The Seahawks know more about this guy than anyone in the NFL given Dan Quinn’s time in Florida and Pete Carroll’s background recruiting him for USC. Nobody will be left wondering about this particular prospect if they pass. If you want to watch his two-sack performance against Louisville (full game) click here.
Note — I have only one quarterback in round one this week. However, I think as many as three or four could go on day one. We could see teams trading up into the late first. I don’t include trades in my mocks — if I did — you’d see four quarterbacks in the top-32. Matt Barkley, Tyler Wilson, Geno Smith and Mike Glennon. A lot of people want to tell you this is a bad year for the position. It isn’t a bad year. It’s just not an Andrew Luck/Robert Griffin III year.
Note 2 — This tweet from Daniel Jeremiah suggests today’s projection might be short lived…
One junior player generating a ton of buzz is Florida DT Sharrif Floyd. Had one high ranking exec guarantee he’d go top 10.
— Daniel Jeremiah (@MoveTheSticks) January 24, 2013
|#1 Matt Barkley (QB, USC)
I’m going to settle on this pick for the time being. Kansas City needs a quarterback. Barkley should be the first to go.
|#2 Bjoern Werner (DE, Florida State)
Gus Bradley needs a pass rusher and Werner could be the choice after a 13.5-sack season.
|#3 Star Lotulelei (DT, Utah)
Both of Oakland’s starting defensive tackles are free agents. They had the second worst pass rush in the NFL behind Jacksonville.
|#4 Luke Joeckel (T, Texas A&M)
Chip Kelly needs to rebuild Philly’s offensive line.
|#5 Damontre Moore (DE, Texas A&M)
The Lions could use an edge rusher, especially if they lose Cliff Avril. Moore had 12.5 sacks in the SEC this year.
|#6 Chance Warmack (G, Alabama)
Don’t fight the board. The Browns have bigger needs but Warmack is immense.
|#7 Eric Fisher (T, Central Michigan)
They’ll need to really distrust the QB class to do this. But they DO need a left tackle.
|#8 Alec Ogeltree (LB, Georgia)
Ogletree might have the biggest upside in the entire draft.
|#9 Barkevious Mingo (DE, LSU)
Get Revis back, plug in a speedy pass rusher and New York’s defense will be scary. In a good way. Unlike the offense.
|#10 Sheldon Richardson (DT, Missouri)
|#11 Lane Johnson (T, Oklahoma)
They need to draft a left tackle.
|#12 Cordarrelle Patterson (WR, Tennessee)
The X-Factor player of this draft.
|#13 Dee Milliner (CB, Alabama)
The complete cornerback. This would be a steal.
|#14 Sylvester Williams (DT, North Carolina)
Nice size with an effective swim move and burst.
|#15 Ezekiel Ansah (DE, BYU)
Lot’s of upside but is he enough of a threat rushing the edge?
|#16 Kenny Vaccaro (S, Texas)
Out of all the safety’s in this class, Vaccaro is getting talked up the most. He’s a solid football player.
|#17 Kevin Minter (LB, LSU)
This could be their biggest need.
|#18 Barrett Jones (C, Alabama)
It’s a reach, but Dallas needs to fix their offensive line. And it starts with the center.
|#19 Jonathan Cooper (G, North Carolina)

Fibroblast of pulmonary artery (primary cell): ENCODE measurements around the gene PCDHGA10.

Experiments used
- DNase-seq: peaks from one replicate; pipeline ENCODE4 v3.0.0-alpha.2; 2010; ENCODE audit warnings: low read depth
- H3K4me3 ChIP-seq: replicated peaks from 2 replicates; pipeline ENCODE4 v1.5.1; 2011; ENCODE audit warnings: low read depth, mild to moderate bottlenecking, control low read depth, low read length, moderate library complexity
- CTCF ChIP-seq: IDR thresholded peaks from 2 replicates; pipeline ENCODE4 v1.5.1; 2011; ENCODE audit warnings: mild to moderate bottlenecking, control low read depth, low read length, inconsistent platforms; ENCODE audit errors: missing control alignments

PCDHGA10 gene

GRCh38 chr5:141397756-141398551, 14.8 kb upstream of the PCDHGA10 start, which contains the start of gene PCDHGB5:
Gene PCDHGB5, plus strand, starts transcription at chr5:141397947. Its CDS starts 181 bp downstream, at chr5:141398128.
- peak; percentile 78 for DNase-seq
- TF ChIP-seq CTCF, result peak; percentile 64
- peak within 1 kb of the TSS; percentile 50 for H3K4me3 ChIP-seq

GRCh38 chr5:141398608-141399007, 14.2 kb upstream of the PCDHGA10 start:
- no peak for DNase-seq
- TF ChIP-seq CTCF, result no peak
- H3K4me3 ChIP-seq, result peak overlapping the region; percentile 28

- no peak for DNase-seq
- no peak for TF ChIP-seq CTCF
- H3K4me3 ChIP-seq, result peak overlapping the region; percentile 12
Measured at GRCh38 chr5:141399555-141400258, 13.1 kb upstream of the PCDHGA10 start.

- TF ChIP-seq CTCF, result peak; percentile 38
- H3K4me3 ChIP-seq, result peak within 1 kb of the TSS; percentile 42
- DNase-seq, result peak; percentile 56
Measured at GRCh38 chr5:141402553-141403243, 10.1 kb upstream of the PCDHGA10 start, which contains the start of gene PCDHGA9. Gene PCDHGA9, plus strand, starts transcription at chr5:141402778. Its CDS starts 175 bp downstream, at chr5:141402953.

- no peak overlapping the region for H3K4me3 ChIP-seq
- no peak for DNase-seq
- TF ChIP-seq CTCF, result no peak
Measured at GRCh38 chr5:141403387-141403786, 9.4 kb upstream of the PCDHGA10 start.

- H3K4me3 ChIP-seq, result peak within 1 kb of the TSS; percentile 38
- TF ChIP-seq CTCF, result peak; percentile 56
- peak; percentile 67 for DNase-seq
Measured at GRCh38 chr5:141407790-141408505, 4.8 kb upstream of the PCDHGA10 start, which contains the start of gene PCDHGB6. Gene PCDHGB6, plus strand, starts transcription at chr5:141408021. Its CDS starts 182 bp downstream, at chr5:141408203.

New York should skip to the podium if this happens.
|#20 Zach Ertz (TE, Stanford)
Terrific tight end prospect. Could go even earlier.
|#21 Dion Jordan (DE, Oregon)
A possible replacement for Michael Johnson who could depart?
|#22 Jonathan Jenkins (DT, Georgia)
Will they switch to the 3-4 if they appoint Rob Ryan? If so, plug in a nose tackle to take up blockers for Long, Quinn and Brockers.
|#23 Travis Frederick (C, Wisconsin)
Big body, intelligent player and looks made for a man-blocking scheme.
|#24 DeAndre Hopkins (WR, Clemson)
DeAndre Hopkins is a fantastic receiver. Simple as that.
|#25 Sharrif Floyd (DT, Florida)
Supreme athletic potential, has history with both Pete Carroll (recruiting) and Dan Quinn (coaching).
|#26 Jesse Williams (DT, Alabama)
His best fit in my opinion is at 3-4 end.
|#27 Jonathan Hankins (DT, Ohio State)
I’m not a fan. He’s just a big body. I guess that works as a nose tackle.
|#28 Xavier Rhodes (CB, Florida State)
After that playoff defeat, surely the secondary has to be a target area for improvement?
|#29 Matt Elam (S, Florida)
They also need to upgrade that secondary.
|#30 Jarvis Jones (DE, Georgia)
The spinal stenosis issue will need to be tested thoroughly.
|#31 Manti Te’o (LB, Notre Dame)
Tough shoes to fill, but the Ravens often look for value in round one.
|#32 Datone Jones (DE, UCLA)
He’s a fast riser and dynamic pass rusher. Could go earlier than this.
#33 Jacksonville – Eddie Lacy (RB, Alabama)
#34 Kansas City – Tyler Eifert (TE, Notre Dame)
#35 Philadelphia – Geno Smith (QB, West Virginia)
#36 Detroit – Arthur Brown (LB, Kansas State)
#37 Cincinnati – Stepfan Taylor (RB, Stanford)
#38 Arizona – Tyler Wilson (QB, Arkansas)
#39 New York Jets – Mike Glennon (QB, NC State)
#40 Tennessee – D.J. Fluker (T, Alabama)
#41 Buffalo – Ryan Nassib (QB, Syracuse)
#42 Miami – Margus Hunt (DE, SMU)
#43 Tampa Bay – Justin Pugh (T, Syracuse)
#44 Carolina – Logan Ryan (CB, Rutgers)
#45 San Diego – Terrance Williams (WR, Baylor)
#46 St. Louis – Robert Woods (WR, USC)
#47 Dallas – Alex Okafor (DE, Texas)
#48 Pittsburgh – John Simon (DE, Ohio State)
#49 New York Giants – Sam Montgomery (DE, LSU)
#50 Chicago – Oday Aboushi (T, Virginia)
#51 Washington – Justin Hunter (WR, Tennessee)
#52 Minnesota – Kawann Short (DT, Purdue)
#53 Baltimore – Menelik Watson (T, Florida State)
#54 Cincinnati – Johnthan Banks (CB, Mississippi State)
#55 Seattle – Keenan Allen (WR, California)
#56 Green Bay – Giovanni Bernard (RB, North Carolina)
#57 Miami – Dallas Thomas (G, Tennessee)
#58 Houston – Markus Wheaton (WR, Oregon State)
#59 San Francisco – Jordan Poyer (CB, Oregon State)
#60 New England – Tavon Austin (WR, West Virginia)
#61 Atlanta – Gavin Escobar (TE, San Diego State)
#62 Denver – Larry Warford (G, Kentucky)